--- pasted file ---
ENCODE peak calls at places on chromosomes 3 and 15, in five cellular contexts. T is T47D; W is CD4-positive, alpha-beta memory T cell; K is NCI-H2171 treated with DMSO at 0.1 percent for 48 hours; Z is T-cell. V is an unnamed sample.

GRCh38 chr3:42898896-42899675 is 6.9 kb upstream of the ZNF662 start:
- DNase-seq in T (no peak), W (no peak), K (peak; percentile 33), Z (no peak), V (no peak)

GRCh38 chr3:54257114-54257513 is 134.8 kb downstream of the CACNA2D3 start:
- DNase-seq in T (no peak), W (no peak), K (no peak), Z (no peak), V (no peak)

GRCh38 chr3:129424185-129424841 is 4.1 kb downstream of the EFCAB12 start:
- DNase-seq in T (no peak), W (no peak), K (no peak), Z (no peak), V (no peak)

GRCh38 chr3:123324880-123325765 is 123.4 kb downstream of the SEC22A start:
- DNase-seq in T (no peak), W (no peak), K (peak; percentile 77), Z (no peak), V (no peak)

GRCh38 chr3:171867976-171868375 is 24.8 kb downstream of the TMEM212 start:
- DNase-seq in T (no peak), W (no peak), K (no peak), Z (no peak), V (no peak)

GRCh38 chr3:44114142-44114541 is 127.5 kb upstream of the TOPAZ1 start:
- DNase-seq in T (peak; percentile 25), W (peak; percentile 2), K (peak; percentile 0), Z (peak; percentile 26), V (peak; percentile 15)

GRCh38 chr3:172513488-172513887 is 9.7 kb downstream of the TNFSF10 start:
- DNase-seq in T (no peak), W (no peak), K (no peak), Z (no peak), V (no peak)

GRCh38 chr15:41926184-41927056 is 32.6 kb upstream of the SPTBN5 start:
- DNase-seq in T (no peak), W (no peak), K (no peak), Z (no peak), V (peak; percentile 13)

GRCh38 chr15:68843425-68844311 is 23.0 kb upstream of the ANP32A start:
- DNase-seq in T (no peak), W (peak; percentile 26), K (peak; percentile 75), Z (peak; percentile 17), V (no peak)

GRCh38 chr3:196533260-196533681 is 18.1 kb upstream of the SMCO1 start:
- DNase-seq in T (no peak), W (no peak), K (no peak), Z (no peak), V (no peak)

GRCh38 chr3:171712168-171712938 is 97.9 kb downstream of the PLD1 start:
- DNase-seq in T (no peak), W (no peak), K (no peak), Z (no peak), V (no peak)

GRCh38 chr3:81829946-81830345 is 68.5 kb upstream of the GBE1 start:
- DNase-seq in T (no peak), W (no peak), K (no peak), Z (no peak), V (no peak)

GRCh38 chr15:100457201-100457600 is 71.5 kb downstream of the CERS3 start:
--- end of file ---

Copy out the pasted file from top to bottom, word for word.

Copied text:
ENCODE peak calls at places on chromosomes 3 and 15, in five cellular contexts. T is T47D; W is CD4-positive, alpha-beta memory T cell; K is NCI-H2171 treated with DMSO at 0.1 percent for 48 hours; Z is T-cell. V is an unnamed sample.

GRCh38 chr3:42898896-42899675 is 6.9 kb upstream of the ZNF662 start:
- DNase-seq in T (no peak), W (no peak), K (peak; percentile 33), Z (no peak), V (no peak)

GRCh38 chr3:54257114-54257513 is 134.8 kb downstream of the CACNA2D3 start:
- DNase-seq in T (no peak), W (no peak), K (no peak), Z (no peak), V (no peak)

GRCh38 chr3:129424185-129424841 is 4.1 kb downstream of the EFCAB12 start:
- DNase-seq in T (no peak), W (no peak), K (no peak), Z (no peak), V (no peak)

GRCh38 chr3:123324880-123325765 is 123.4 kb downstream of the SEC22A start:
- DNase-seq in T (no peak), W (no peak), K (peak; percentile 77), Z (no peak), V (no peak)

GRCh38 chr3:171867976-171868375 is 24.8 kb downstream of the TMEM212 start:
- DNase-seq in T (no peak), W (no peak), K (no peak), Z (no peak), V (no peak)

GRCh38 chr3:44114142-44114541 is 127.5 kb upstream of the TOPAZ1 start:
- DNase-seq in T (peak; percentile 25), W (peak; percentile 2), K (peak; percentile 0), Z (peak; percentile 26), V (peak; percentile 15)

GRCh38 chr3:172513488-172513887 is 9.7 kb downstream of the TNFSF10 start:
- DNase-seq in T (no peak), W (no peak), K (no peak), Z (no peak), V (no peak)

GRCh38 chr15:41926184-41927056 is 32.6 kb upstream of the SPTBN5 start:
- DNase-seq in T (no peak), W (no peak), K (no peak), Z (no peak), V (peak; percentile 13)

GRCh38 chr15:68843425-68844311 is 23.0 kb upstream of the ANP32A start:
- DNase-seq in T (no peak), W (peak; percentile 26), K (peak; percentile 75), Z (peak; percentile 17), V (no peak)

GRCh38 chr3:196533260-196533681 is 18.1 kb upstream of the SMCO1 start:
- DNase-seq in T (no peak), W (no peak), K (no peak), Z (no peak), V (no peak)

GRCh38 chr3:171712168-171712938 is 97.9 kb downstream of the PLD1 start:
- DNase-seq in T (no peak), W (no peak), K (no peak), Z (no peak), V (no peak)

GRCh38 chr3:81829946-81830345 is 68.5 kb upstream of the GBE1 start:
- DNase-seq in T (no peak), W (no peak), K (no peak), Z (no peak), V (no peak)

GRCh38 chr15:100457201-100457600 is 71.5 kb downstream of the CERS3 start: